Former FBI director James Comey did not drop any major bombshells in his much-anticipated testimony before the Senate Intelligence Committee on Thursday. But the confrontation did reveal new information about the FBI investigation into Russia’s meddling in the 2016 election, and it showcased the Republicans’ and Democrats’ approach to the controversy. Here are some takeaways from the hearing:
A punt on obstruction of justice
It was one of the most important questions coming into the hearing: Would Comey say under oath that he believed President Donald Trump attempted to obstruct justice by asking him to drop the FBI’s investigation into Michael Flynn? Comey quickly laid it to rest. Near the start of the hearing, Senate Intelligence Committee Chairman Richard Burr, R-N.C., asked him point-blank if Trump’s request represented obstruction of justice, one of the impeachment charges leveled against President Richard Nixon.
“I don’t think it’s for me to say whether the conversation with the president was an effort to obstruct,” Comey answered. He said the request was worrisome – a point he made in his written testimony – but declined to go further. “That’s a conclusion I’m sure the special counsel [Robert Mueller] will work towards,” Comey said.
Comey’s answer was a reminder that the biggest decisions surrounding the Russia investigations will be made by Mueller and others. From here on out, Comey will continue to play an important role. But the final outcome isn’t up to him.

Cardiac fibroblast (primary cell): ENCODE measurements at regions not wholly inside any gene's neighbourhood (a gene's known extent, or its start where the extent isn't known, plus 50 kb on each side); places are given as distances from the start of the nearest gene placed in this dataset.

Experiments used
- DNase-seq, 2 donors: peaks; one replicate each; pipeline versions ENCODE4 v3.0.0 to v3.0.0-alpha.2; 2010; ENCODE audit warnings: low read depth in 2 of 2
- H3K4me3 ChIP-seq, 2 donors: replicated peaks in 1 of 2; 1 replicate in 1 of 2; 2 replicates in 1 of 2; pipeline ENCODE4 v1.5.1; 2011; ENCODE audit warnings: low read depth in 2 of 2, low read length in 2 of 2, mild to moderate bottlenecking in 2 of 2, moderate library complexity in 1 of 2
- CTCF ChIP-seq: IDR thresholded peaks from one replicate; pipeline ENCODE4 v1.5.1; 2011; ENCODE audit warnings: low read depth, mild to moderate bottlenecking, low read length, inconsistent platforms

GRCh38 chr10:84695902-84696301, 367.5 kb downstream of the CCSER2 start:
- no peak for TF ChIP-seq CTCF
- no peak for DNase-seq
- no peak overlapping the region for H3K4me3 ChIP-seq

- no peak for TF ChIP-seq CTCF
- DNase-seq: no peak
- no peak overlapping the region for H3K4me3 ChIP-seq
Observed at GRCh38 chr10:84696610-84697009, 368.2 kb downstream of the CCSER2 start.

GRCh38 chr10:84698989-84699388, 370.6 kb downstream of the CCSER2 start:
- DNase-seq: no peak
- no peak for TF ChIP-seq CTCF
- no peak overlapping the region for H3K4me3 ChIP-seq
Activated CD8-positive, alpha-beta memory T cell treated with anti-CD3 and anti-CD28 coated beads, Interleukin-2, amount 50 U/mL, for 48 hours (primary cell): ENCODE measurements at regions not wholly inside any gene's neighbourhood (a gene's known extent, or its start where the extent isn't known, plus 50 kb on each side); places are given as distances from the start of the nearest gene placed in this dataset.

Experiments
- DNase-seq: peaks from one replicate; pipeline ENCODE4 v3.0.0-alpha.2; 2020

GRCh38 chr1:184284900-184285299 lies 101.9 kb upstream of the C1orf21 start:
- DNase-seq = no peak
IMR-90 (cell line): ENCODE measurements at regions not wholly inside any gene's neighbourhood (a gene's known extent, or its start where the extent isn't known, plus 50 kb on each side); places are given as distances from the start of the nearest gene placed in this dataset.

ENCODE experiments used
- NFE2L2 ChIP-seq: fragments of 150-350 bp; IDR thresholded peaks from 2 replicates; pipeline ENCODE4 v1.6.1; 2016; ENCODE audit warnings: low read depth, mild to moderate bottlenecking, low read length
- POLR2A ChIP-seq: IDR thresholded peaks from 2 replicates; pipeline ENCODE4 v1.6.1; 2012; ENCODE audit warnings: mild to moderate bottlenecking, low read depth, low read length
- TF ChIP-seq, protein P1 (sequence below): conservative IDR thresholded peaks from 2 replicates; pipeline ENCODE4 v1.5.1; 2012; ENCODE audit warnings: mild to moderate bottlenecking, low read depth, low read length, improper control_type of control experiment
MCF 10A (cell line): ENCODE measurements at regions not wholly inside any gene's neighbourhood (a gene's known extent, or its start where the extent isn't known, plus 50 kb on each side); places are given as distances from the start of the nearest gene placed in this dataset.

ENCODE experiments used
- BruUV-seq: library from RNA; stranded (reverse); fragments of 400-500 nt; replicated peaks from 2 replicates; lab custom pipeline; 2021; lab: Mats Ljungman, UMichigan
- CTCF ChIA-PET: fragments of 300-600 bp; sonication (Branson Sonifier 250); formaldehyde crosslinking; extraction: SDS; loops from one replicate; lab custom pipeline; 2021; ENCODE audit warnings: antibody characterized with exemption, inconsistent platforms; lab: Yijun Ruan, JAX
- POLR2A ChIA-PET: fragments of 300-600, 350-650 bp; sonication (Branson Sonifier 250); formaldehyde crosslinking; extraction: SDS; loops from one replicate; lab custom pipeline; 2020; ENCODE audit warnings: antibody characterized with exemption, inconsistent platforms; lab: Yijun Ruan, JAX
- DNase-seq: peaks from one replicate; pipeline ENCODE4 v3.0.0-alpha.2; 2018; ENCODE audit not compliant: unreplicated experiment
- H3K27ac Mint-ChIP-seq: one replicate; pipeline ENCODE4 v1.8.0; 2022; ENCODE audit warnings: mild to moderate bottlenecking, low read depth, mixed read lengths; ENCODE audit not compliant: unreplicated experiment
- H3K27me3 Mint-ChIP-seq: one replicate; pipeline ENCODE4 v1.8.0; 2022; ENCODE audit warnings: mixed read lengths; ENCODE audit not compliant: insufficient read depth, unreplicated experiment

Politics ruled the day
In his opening statement, Burr implored his colleagues to “keep these questions above partisanship and politics.” Sen. Mark Warner, D-Va., the panel’s top Democrat, echoed the sentiment moments later. “This investigation is not about re-litigating the election,” Warner said. “It’s not about Democrats versus Republicans.”
Their colleagues seemed to have a different idea. The Democrats and Republicans on the committee took two markedly different approaches in their questioning of the former FBI chief. Democrats focused on the behavior of Trump, his campaign associates and top administration officials. Republicans focused on Comey’s behavior, casting doubts on his actions and statements going all the way back to the 2016 campaign and his handling of the FBI’s investigation into Hillary Clinton’s emails.
Republicans’ questions to Comey ranged widely from the Clinton email case to his note-taking abilities and failure to confront Trump over the president’s request to drop the Michael Flynn probe. Sen. Roy Blunt, R-Mo., noted that Comey seemed to have “serious concerns” about the president’s intervention in the FBI investigation. Yet “you had taken no action” to make that public, Blunt told Comey. He added, “Do you have a sense of that looking back, that that was a mistake?” “No,” Comey said.
But the exchange and others like it reinforced the view, held by many on the right, that Comey can’t be trusted. To that end, a conservative group launched campaign-style television ads Thursday morning attacking Comey ahead of the hearing. The attacks likely won’t impact Comey’s reputation in Washington, where he is widely seen as a respected public servant. But the ads and Republican line of questioning at the hearing won’t help Comey’s reputation outside the Beltway— and that could have a big impact on his credibility as the investigations continue.
Was Trump’s request on Flynn a direct order?
According to Comey’s memo and written testimony, Trump told Comey that it was his “hope” Comey would drop the Flynn investigation. On Thursday, Republicans honed in on the word, and argued that it did not amount to a direct order on Trump’s part.
At one point, Sen. James Risch, R-Idaho, asked Comey: “Did [Trump] order you” to drop the investigation into Flynn? “No,” Comey acknowledged, the words were “not an order.” But he said that, in the private, Oval Office conversation with the president of the United States, “I took it as a direction.”